New analysis from the University of Oxford shows Twitter was swamped with fake news during the 2016 presidential campaign, and that bad information was especially prevalent in key states like North Carolina.

In the ten days leading up to the election, Twitter users in swing states received huge amounts of fake or hyper-partisan election information. States that were safely in a candidate's corner received less.

Researchers at the Oxford Internet Institute sampled hundreds of thousands of tweets during that period, and found that 40 percent of election-related tweets in North Carolina contained bad information.

More broadly, a significant amount of information spread on Twitter nationwide was also of a questionable nature, according to the research team.

“When links to Russian content and unverified WikiLeaks stories are added to the volume of junk news, fully 32% of all the successfully catalogued political content was polarizing, conspiracy-driven, and of an untrustworthy provenance,” they note.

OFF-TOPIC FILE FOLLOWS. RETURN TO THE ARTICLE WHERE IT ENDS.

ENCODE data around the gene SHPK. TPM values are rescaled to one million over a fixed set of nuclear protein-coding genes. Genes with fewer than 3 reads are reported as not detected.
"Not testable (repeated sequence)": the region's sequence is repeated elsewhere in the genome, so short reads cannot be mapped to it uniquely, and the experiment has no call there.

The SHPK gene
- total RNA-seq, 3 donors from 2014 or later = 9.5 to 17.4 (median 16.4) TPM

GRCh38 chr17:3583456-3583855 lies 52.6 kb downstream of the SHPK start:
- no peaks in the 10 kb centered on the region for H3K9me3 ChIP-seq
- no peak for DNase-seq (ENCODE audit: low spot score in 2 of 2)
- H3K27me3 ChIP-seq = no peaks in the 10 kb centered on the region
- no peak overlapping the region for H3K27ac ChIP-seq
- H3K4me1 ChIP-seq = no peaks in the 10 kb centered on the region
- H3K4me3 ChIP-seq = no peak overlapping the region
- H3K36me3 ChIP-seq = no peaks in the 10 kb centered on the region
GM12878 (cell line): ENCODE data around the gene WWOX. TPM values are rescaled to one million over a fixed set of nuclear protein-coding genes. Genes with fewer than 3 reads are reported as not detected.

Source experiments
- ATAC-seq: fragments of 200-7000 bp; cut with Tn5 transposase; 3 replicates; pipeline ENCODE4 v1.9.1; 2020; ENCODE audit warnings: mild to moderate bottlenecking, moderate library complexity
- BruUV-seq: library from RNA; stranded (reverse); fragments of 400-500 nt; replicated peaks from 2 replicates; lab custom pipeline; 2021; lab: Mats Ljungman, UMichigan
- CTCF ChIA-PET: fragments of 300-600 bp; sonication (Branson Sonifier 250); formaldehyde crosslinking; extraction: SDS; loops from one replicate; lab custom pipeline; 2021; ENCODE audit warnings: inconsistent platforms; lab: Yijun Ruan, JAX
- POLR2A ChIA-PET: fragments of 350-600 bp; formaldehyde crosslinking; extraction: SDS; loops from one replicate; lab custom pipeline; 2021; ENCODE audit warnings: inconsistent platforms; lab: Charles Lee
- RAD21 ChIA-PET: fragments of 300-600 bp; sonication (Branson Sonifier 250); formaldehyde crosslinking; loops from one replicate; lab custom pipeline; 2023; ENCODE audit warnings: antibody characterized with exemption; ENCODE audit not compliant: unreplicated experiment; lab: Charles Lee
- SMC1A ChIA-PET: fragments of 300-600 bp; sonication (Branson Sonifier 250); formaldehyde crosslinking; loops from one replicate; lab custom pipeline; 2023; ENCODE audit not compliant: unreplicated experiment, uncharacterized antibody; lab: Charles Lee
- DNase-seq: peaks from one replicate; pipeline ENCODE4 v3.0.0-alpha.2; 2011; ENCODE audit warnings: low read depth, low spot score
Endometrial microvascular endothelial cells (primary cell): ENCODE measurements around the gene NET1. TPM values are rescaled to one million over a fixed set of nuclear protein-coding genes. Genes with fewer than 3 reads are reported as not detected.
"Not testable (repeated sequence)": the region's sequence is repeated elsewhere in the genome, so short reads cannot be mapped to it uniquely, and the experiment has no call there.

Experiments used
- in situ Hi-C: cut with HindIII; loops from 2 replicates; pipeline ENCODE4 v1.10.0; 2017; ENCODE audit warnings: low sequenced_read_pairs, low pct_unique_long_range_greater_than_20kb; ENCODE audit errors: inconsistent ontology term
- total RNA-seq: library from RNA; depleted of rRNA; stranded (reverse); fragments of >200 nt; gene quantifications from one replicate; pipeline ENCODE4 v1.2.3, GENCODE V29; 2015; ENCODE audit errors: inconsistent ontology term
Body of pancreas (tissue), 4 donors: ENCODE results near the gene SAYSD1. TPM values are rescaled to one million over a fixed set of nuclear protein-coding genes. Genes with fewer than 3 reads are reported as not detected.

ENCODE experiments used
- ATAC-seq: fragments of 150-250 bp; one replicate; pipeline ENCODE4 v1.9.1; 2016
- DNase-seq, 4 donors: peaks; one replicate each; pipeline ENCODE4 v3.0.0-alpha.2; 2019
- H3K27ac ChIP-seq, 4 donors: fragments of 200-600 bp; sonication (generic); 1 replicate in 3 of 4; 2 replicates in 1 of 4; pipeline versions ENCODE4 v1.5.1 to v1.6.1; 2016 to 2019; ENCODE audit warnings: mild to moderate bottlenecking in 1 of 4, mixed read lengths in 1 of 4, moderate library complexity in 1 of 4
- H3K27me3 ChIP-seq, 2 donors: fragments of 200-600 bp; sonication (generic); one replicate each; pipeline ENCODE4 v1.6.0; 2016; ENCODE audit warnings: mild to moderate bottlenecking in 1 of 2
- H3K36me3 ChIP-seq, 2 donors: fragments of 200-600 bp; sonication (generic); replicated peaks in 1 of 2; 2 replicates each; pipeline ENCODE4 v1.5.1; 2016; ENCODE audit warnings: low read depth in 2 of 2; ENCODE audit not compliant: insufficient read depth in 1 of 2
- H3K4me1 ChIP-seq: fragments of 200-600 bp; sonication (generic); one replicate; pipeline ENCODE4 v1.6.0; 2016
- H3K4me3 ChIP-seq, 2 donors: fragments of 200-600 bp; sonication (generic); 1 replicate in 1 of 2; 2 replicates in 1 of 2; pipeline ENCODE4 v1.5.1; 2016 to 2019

Elon University professor Glenn Scott says voters need to step up as new campaigns approach.

“We all need to become more savvy,” Scott says. “We need to ask tougher questions about sources of information and not accept something because it seems to belong to the group we identify with.”

In contrast to the untrustworthy information being spread in the run-up to election day, the researchers note that only about 20 percent of tweets with campaign related hashtags originated with professional news organizations.

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